Six Nations and SANZAAR have issued a joint-statement providing an update on how they plan to align the Test window.
Following talks with World Rugby in March, the operators of the northern and southern hemisphere Test windows are working together to create a ‘global calendar’.
In the hope of modernising rugby’s commercial opportunities a review of Test windows have been going through the early stages.
This has led to reports of the Six Nations being moved from its traditional window of February and March, closer to starting in May.
In the statement, both unions agreed it was important to look past their own ‘self-interests’ in order to devise a new landscape for rugby to prosper.
“SANZAAR and the Six Nations have been working closely over the lockdown period against a set of key principles between the parties to develop and agree on proposals for an aligned global calendar,” read the statement.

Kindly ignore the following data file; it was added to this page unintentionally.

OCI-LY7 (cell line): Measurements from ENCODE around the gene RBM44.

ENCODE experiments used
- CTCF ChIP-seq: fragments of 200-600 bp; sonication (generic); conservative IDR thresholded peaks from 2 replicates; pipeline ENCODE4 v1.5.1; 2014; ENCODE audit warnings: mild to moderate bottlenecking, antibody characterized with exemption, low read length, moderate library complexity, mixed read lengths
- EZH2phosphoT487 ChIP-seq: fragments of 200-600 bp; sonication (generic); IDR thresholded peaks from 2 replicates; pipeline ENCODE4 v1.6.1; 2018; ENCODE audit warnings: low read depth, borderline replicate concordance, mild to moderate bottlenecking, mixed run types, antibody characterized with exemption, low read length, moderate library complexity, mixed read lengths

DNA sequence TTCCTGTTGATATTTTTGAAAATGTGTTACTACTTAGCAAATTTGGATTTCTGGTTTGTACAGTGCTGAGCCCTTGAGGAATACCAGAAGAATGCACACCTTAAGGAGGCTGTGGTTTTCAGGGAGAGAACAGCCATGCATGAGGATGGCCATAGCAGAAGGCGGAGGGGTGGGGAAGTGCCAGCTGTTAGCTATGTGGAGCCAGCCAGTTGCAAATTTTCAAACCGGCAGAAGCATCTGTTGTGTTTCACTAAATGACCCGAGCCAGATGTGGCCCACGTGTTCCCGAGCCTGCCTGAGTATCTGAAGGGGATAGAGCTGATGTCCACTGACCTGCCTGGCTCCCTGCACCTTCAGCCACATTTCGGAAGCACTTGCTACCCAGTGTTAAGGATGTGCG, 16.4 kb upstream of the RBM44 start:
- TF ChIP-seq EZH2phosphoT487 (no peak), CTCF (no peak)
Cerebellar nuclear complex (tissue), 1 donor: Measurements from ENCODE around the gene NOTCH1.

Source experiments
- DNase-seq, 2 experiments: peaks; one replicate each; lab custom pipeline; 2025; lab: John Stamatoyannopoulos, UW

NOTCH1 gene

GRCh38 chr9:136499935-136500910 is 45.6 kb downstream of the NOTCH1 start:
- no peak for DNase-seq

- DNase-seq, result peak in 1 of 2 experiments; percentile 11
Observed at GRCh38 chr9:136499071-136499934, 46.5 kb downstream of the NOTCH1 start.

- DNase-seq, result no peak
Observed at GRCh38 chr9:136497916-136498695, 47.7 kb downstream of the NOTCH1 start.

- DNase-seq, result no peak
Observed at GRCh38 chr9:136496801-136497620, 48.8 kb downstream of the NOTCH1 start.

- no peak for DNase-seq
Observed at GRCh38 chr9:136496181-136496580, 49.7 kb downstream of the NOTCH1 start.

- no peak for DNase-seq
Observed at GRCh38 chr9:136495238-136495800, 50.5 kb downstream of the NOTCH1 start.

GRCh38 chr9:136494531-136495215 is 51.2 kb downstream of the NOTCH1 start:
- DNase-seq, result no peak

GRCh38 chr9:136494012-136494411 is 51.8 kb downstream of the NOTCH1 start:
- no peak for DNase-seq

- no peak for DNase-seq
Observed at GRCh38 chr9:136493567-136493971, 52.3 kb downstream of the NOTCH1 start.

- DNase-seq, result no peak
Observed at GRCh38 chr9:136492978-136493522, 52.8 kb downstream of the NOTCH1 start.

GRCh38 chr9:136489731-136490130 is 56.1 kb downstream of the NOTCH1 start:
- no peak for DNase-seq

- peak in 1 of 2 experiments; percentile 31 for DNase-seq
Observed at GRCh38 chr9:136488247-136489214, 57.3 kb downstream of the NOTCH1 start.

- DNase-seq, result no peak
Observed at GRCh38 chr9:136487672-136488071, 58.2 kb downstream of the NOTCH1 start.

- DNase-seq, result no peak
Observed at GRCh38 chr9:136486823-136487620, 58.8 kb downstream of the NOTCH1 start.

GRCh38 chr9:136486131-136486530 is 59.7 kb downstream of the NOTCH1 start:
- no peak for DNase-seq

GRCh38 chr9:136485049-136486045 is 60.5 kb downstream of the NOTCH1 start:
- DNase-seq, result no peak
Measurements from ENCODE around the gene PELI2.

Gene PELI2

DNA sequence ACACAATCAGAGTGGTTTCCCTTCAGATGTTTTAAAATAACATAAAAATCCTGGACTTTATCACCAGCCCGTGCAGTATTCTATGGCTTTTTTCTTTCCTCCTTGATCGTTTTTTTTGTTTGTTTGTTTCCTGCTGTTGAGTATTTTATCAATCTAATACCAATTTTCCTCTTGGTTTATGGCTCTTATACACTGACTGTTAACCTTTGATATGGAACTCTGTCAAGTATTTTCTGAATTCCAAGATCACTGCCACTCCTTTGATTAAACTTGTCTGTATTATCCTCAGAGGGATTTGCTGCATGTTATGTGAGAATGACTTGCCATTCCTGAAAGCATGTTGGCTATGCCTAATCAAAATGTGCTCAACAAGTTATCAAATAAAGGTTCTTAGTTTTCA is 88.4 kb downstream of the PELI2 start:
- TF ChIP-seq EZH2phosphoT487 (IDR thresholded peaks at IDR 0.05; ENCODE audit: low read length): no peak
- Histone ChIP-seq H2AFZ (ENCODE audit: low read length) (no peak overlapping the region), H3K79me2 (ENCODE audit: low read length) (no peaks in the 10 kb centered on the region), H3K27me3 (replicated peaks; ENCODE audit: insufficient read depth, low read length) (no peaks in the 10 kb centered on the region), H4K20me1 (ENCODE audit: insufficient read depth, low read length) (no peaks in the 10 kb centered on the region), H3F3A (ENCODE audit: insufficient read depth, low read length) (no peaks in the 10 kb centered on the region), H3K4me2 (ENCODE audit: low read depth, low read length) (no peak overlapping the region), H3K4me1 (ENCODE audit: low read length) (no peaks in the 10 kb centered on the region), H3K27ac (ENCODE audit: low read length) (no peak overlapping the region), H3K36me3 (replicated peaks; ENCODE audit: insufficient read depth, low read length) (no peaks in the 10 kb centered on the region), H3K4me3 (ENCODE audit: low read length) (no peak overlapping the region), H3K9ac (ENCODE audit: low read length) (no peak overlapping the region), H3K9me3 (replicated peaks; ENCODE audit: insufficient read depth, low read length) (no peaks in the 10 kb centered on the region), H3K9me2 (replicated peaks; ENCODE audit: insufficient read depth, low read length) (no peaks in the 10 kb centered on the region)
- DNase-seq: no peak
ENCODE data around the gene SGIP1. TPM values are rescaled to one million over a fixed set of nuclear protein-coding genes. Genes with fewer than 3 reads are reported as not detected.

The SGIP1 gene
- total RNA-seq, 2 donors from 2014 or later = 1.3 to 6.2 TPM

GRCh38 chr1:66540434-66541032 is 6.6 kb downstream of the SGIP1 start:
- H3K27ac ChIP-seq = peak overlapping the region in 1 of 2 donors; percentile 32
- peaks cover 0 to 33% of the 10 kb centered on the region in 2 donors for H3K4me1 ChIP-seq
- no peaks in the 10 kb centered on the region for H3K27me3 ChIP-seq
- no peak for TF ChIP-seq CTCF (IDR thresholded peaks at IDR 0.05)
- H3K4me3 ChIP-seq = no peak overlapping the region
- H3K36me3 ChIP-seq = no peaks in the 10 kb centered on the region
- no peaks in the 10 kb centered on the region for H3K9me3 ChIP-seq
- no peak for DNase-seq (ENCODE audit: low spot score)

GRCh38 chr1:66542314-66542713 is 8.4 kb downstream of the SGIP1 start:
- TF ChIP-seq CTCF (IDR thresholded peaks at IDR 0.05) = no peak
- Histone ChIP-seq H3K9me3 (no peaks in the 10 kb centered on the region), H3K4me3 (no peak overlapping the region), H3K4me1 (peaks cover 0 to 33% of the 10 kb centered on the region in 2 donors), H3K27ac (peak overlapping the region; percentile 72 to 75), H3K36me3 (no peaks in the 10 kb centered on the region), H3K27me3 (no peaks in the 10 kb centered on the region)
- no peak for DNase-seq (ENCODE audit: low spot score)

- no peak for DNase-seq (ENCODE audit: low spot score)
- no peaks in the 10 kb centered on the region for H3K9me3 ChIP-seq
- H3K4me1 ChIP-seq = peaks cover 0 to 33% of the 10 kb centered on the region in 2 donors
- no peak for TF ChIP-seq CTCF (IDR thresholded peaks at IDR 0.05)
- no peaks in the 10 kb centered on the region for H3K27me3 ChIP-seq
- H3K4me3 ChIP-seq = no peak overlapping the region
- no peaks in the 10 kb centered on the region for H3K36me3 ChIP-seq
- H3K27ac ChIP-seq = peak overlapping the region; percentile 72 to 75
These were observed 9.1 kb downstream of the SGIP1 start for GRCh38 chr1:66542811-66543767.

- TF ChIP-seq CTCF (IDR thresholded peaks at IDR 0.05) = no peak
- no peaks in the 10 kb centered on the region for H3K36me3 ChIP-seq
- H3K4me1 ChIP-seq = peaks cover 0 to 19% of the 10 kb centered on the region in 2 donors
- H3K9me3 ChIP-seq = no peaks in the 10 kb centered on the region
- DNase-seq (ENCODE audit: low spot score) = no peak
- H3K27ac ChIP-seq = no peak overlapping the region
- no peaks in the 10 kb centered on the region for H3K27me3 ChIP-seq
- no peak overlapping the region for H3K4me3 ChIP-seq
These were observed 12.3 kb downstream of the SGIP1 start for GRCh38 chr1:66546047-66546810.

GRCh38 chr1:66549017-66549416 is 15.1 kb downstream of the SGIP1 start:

“Even though there may be different preferences, from the outset the nations have adopted a mindset that has sought to eliminate self-interest and recognise that the international and club game have shared mutual benefits that if approached and managed correctly can enable both to flourish.
“A further consultation process, in total transparency with unions, clubs and players, will commence as all parties work towards an aligned global calendar that can deliver a clear and coherent narrative.
“The key principles that have underpinned the work to date are:
1. Significantly mitigate overlaps between club and country fixtures;
2. Better aligned player release windows for players, stakeholders and competitions;
3. Improve player welfare;
4. Improve the narrative and competitiveness of international and domestic Competitions around clear windows;
5. Define clear high-performance pathways for Emerging Nations through the delivery of an internationally more inclusive game;
6. Evolve competition structures that are underpinned with enhanced commercial offerings;
7. Restore public faith in the core values of rugby and showing strong collective leadership in the best interests of the game.
“The nations together with other key stakeholders remain open to shape the options that have been developed in an effort to resolve an issue that has held the game back for many years and are committed to putting rugby on a progressive path.”
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